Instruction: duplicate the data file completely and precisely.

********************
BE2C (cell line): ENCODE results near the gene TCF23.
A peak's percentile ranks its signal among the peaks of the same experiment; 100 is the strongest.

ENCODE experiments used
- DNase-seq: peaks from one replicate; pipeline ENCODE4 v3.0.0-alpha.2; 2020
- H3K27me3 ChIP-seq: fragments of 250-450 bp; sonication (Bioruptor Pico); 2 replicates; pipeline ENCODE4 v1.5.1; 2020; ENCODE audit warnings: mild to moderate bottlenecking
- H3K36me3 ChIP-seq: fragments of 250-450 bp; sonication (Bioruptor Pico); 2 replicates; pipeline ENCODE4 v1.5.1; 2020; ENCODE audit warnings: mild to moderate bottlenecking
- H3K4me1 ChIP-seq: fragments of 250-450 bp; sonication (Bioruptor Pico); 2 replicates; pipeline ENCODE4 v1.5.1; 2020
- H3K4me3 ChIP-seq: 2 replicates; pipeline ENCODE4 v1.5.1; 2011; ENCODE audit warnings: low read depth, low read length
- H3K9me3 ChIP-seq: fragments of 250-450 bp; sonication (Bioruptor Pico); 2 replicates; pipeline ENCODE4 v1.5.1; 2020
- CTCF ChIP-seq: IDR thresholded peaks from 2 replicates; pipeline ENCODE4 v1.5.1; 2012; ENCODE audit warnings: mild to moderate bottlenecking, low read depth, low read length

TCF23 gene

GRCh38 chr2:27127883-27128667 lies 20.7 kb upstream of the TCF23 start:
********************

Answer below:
BE2C (cell line): ENCODE results near the gene TCF23.
A peak's percentile ranks its signal among the peaks of the same experiment; 100 is the strongest.

ENCODE experiments used
- DNase-seq: peaks from one replicate; pipeline ENCODE4 v3.0.0-alpha.2; 2020
- H3K27me3 ChIP-seq: fragments of 250-450 bp; sonication (Bioruptor Pico); 2 replicates; pipeline ENCODE4 v1.5.1; 2020; ENCODE audit warnings: mild to moderate bottlenecking
- H3K36me3 ChIP-seq: fragments of 250-450 bp; sonication (Bioruptor Pico); 2 replicates; pipeline ENCODE4 v1.5.1; 2020; ENCODE audit warnings: mild to moderate bottlenecking
- H3K4me1 ChIP-seq: fragments of 250-450 bp; sonication (Bioruptor Pico); 2 replicates; pipeline ENCODE4 v1.5.1; 2020
- H3K4me3 ChIP-seq: 2 replicates; pipeline ENCODE4 v1.5.1; 2011; ENCODE audit warnings: low read depth, low read length
- H3K9me3 ChIP-seq: fragments of 250-450 bp; sonication (Bioruptor Pico); 2 replicates; pipeline ENCODE4 v1.5.1; 2020
- CTCF ChIP-seq: IDR thresholded peaks from 2 replicates; pipeline ENCODE4 v1.5.1; 2012; ENCODE audit warnings: mild to moderate bottlenecking, low read depth, low read length

TCF23 gene

GRCh38 chr2:27127883-27128667 lies 20.7 kb upstream of the TCF23 start: